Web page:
Hassan Akkad: “Hope linked with action is important”

Lucy Donoughue
By Lucy Donoughue,
updated on Oct 5, 2021

Hassan Akkad: “Hope linked with action is important”

Hassan Akkad, award-winning documentary filmmaker, activist and author of Hope Not Fear: Finding My Way from Refugee to Filmmaker to NHS Hospital Cleaner, talks to Happiful’s podcast about his love of storytelling and speaking about his own mental health to support others

In 2020, Hassan Akkad - a Syrian documentary filmmaker - took up a role at Whipps Cross Hospital in London. The hospital was stretched to capacity as Covid began to take hold across the nation and they urgently needed cleaners to keep the wards clean and safe.

Hassan joined the team at Whipps Cross and soon discovered the immense kindness of those who were keeping the hospital running, and providing patients with much-needed kindness as they became isolated from their families and the world outside the hospital doors. Many of his colleagues were migrants, and were travelling for hours to work their shifts - dedicated and putting themselves at risk of exposure each and every day.

When the government announced that their bereavement scheme would exclude hospital cleaners and porters, Hassan knew that he wanted to take action and challenge this injustice - and he did. As he writes in his book Hope Not Fear: Finding My Way from Refugee to Filmmaker to NHS Hospital Cleaner, "My first instinct is to question what I can do to try and make things better."

So, Hassan picked up a camera and documented his friends work, he spoke to news outlets and he used his platform to show the gravity and the deep inequality at play. And, along with others, he saw to it that the scheme was changed.

Hassan has used his storytelling skills for many years to show those who may not be aware (or are simply refusing to look) what is happening in the world around him. He documented his attempts to cross Europe as a refugee, the impact of being in exile, and he's worked with Choose Love, a refugee advocacy organisation.

On Happiful's podcast I am. I have Hassan shares why storytelling is so close to his heart, what drives his need to share the stories of others and why he chooses hope, not fear.

Read the full interview with Hassan in Happiful’s next issue.

Hassan on

Sharing my story

  • Growing up, I was surrounded by stories. My cousins were really great storytellers and I was always fascinated by the details they shared.

  • I loved teaching because it involved telling stories. I taught English language and social studies when I lived in Syria and I used to rely heavily on using a story as a medium, as part of my lesson plan.

  • I used to watch films all the time, I still do. That helped me know how to structure a story. Because I watch films, do my photography and I was teaching, I had different elements of practice that enabled me to become good at storytelling.

  • I had shared my story before on different platforms. It always revolved around the fact that I am from Damascus, events happened that made me have to leave my country and I came to the UK on a boat, and I filmed it and won a BAFTA. But when I got the book deal and had to write the story, that was different. The process of writing means that you have to invoke as many details as possible because you want your readers to walk in your footsteps.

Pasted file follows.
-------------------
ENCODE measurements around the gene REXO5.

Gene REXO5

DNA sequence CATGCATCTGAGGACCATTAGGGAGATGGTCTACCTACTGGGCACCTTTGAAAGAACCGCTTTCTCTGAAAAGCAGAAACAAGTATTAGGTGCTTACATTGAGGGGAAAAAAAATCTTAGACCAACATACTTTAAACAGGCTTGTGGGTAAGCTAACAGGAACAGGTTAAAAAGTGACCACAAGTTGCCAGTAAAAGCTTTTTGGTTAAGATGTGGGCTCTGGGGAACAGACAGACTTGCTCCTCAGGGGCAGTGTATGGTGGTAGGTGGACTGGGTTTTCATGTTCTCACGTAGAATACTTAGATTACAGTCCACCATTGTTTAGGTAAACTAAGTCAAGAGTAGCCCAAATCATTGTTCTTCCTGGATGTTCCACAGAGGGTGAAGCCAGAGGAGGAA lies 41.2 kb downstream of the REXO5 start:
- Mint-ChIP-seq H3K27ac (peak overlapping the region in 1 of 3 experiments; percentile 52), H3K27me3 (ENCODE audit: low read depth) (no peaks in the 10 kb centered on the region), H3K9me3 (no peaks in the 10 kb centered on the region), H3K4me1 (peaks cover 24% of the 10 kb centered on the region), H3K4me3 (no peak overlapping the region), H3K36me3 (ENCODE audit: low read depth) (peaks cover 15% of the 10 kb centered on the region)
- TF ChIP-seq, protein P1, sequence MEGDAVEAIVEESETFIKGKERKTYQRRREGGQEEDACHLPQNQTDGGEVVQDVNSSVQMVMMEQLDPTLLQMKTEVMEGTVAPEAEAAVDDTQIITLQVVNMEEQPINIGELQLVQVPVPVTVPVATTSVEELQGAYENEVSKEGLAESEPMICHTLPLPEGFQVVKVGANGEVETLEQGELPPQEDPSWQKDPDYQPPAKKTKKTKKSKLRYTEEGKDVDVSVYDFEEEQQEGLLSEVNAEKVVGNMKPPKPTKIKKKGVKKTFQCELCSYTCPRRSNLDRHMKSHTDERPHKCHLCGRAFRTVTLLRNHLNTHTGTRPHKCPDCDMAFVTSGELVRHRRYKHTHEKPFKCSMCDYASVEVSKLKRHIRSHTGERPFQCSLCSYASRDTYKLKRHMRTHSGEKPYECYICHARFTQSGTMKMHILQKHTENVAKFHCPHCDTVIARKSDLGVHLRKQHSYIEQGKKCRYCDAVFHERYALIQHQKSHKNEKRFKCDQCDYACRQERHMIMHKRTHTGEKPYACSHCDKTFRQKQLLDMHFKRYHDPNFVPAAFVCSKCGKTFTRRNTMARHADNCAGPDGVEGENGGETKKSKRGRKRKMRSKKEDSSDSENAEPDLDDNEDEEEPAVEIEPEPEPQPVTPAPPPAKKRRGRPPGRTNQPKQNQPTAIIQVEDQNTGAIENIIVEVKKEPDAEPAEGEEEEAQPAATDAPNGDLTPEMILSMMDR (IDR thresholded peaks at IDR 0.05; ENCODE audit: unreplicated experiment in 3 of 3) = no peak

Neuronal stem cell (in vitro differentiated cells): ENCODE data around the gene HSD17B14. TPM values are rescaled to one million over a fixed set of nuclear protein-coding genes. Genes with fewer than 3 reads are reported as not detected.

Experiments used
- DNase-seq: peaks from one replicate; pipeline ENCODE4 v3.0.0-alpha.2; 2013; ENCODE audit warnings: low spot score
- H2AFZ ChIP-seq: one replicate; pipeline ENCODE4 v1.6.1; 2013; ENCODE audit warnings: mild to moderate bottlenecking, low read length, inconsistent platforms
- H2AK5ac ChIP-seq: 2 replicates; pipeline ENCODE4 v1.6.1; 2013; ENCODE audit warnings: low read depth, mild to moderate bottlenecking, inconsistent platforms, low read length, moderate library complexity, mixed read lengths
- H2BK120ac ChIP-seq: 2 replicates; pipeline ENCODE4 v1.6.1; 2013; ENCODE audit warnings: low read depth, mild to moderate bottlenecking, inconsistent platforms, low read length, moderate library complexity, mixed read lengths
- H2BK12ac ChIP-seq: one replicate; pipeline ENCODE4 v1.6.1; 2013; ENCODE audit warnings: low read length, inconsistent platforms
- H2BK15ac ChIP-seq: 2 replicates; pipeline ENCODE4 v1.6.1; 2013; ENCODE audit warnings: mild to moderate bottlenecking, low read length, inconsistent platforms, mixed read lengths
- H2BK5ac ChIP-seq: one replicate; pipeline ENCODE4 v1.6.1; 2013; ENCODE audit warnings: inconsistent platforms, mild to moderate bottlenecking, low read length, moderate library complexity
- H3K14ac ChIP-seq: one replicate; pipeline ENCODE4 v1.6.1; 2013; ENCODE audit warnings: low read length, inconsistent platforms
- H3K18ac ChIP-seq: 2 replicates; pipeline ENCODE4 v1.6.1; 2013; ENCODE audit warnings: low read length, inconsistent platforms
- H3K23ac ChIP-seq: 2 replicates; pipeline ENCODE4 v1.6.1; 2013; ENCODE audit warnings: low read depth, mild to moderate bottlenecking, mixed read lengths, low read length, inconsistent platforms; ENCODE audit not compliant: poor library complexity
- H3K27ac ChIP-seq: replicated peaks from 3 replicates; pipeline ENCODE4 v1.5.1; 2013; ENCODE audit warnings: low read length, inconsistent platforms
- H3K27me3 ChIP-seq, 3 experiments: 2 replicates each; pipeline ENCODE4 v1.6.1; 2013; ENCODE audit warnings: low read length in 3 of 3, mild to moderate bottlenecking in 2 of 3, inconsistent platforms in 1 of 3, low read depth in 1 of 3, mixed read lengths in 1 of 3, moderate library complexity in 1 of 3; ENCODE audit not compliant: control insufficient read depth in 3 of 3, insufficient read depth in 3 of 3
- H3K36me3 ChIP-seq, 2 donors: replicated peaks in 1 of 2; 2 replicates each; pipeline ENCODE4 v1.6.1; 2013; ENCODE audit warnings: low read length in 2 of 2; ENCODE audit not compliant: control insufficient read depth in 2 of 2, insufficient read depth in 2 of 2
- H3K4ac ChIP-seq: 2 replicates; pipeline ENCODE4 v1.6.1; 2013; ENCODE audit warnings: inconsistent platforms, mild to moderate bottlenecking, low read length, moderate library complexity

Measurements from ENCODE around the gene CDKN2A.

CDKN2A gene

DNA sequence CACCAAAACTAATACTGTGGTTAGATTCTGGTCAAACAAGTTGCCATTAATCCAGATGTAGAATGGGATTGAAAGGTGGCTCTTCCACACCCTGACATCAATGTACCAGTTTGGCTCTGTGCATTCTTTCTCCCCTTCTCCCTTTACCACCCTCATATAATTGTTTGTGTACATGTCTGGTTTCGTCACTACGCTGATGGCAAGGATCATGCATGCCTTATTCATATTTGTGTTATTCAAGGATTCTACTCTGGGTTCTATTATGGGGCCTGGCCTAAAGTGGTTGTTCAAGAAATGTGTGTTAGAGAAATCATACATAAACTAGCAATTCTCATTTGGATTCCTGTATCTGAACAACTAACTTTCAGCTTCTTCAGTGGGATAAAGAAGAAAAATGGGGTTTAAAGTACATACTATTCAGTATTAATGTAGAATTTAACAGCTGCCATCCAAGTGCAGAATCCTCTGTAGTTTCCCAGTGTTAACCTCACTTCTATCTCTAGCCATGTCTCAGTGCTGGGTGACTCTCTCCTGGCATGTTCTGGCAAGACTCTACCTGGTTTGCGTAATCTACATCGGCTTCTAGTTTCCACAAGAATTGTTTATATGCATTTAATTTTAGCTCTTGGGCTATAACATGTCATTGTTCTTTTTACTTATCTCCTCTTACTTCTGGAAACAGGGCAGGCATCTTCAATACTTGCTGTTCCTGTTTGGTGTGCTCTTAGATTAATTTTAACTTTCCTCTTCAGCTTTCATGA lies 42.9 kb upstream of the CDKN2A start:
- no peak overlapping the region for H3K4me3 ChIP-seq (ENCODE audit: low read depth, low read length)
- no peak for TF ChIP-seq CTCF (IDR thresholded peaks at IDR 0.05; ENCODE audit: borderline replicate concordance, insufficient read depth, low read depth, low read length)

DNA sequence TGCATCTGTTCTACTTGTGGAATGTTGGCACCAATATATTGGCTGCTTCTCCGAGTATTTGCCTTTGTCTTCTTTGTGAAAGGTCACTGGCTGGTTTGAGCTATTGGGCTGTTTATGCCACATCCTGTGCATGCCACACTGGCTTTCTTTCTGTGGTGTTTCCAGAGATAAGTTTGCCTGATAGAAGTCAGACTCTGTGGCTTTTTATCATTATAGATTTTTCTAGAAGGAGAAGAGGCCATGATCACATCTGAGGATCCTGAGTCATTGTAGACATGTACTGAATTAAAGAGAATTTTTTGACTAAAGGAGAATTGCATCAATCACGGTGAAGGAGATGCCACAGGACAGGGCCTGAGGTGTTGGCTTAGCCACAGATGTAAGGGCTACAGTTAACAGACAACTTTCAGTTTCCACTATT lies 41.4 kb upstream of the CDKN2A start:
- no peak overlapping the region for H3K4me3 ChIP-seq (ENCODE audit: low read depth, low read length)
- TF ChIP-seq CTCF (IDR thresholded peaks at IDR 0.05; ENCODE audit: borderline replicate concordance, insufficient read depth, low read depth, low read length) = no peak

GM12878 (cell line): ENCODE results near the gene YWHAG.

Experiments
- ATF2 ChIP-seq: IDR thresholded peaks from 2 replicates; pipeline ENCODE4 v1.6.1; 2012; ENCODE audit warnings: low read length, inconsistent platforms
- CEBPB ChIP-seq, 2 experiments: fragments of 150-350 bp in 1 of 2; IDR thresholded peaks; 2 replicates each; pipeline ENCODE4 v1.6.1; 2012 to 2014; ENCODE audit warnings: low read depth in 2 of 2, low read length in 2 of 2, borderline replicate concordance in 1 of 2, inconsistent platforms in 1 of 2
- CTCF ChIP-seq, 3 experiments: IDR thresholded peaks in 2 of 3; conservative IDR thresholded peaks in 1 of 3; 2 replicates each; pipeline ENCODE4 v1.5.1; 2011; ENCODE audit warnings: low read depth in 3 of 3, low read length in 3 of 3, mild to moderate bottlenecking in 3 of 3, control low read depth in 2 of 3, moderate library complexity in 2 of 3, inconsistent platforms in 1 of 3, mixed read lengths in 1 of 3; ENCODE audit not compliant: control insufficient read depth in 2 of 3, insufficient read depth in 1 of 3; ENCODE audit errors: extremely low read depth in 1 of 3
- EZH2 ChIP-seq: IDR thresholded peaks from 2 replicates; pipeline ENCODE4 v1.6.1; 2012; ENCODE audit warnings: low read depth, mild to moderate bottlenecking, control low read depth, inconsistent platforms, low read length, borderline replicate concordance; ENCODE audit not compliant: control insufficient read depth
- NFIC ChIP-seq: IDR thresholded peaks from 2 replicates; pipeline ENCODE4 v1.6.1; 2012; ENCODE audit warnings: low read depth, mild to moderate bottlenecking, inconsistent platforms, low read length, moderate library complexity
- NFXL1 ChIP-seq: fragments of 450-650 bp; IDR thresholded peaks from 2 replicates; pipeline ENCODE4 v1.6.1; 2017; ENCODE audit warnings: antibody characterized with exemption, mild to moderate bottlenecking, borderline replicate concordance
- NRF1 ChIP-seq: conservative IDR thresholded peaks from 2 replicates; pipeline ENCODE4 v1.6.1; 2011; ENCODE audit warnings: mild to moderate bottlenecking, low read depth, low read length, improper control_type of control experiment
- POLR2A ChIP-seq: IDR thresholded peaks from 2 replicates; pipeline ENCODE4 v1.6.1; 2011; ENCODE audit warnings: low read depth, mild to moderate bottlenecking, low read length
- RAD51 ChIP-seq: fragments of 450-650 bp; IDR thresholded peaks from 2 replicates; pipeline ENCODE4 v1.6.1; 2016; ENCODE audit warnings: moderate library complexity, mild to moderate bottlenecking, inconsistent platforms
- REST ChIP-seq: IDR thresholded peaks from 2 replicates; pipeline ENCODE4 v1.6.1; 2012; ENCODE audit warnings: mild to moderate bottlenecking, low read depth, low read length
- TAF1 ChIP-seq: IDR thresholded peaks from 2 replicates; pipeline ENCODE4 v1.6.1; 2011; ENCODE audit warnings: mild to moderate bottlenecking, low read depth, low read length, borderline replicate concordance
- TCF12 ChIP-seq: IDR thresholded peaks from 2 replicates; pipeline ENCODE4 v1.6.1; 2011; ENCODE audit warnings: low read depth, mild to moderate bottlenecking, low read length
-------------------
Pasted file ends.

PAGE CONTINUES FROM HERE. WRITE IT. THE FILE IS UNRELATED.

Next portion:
• It was very intense because there are elements of my story which are slightly dark or bleak, so bringing back those memories was really hard. I was working with another writer and because I’m very visual, I started going back through all the photos I’ve taken in my life because a photo will help me remember an event.

  • We spent around 12 weeks writing the first draft and there were times when we were both laughing or crying but it was also very cathartic. There are so many events that my psyche has protected me from and put in a box, but then when I opened these boxes they carried so many emotions. When I was done, I did feel better.

Mental Health

  • Telling stories other than my own is driven by responsibility, by me checking my privilege and having a platform to share with others. I think it's also driven by survivor's guilt. I was diagnosed with complex PTSD and I think the feeling of guilt is a symptom of my diagnosis.

  • I try as best as I can to platform other stories and bigger crises.

  • There's a stigma around mental health in Syria. I left Syria when I was 24 and, at that point, I had no education around mental health.

  • When the Syrian crisis started, it affected everyone's mental health. People have embarked upon physical journeys to get out of Syria but, once they got to their destinations, it felt like everyone was embarking upon journeys to understand what was happening in their minds.

Hope not fear

  • A small amount of fear isn't always bad, because it drives us to do something. My urge to work in that hospital (during the pandemic) was driven by my fear of the high level of uncertainty back then. My new home was under threat and I've already lost one home.

  • The reason I say I'm focusing on hope is because hope is important, especially if it's linked with action. Hope on its own is passive. I can't stay at home and hope the world will become better. If I link that hope with an action, it will do something, it will help in a way. It will make the world a slightly better place to live for everyone.

Listen to Hassan’s episode of I am. I have.
Hope Not Fear: Finding My Way from Refugee to Filmmaker to NHS Hospital Cleaner by Hassan Akkad, published by bluebird books for life, is out now.

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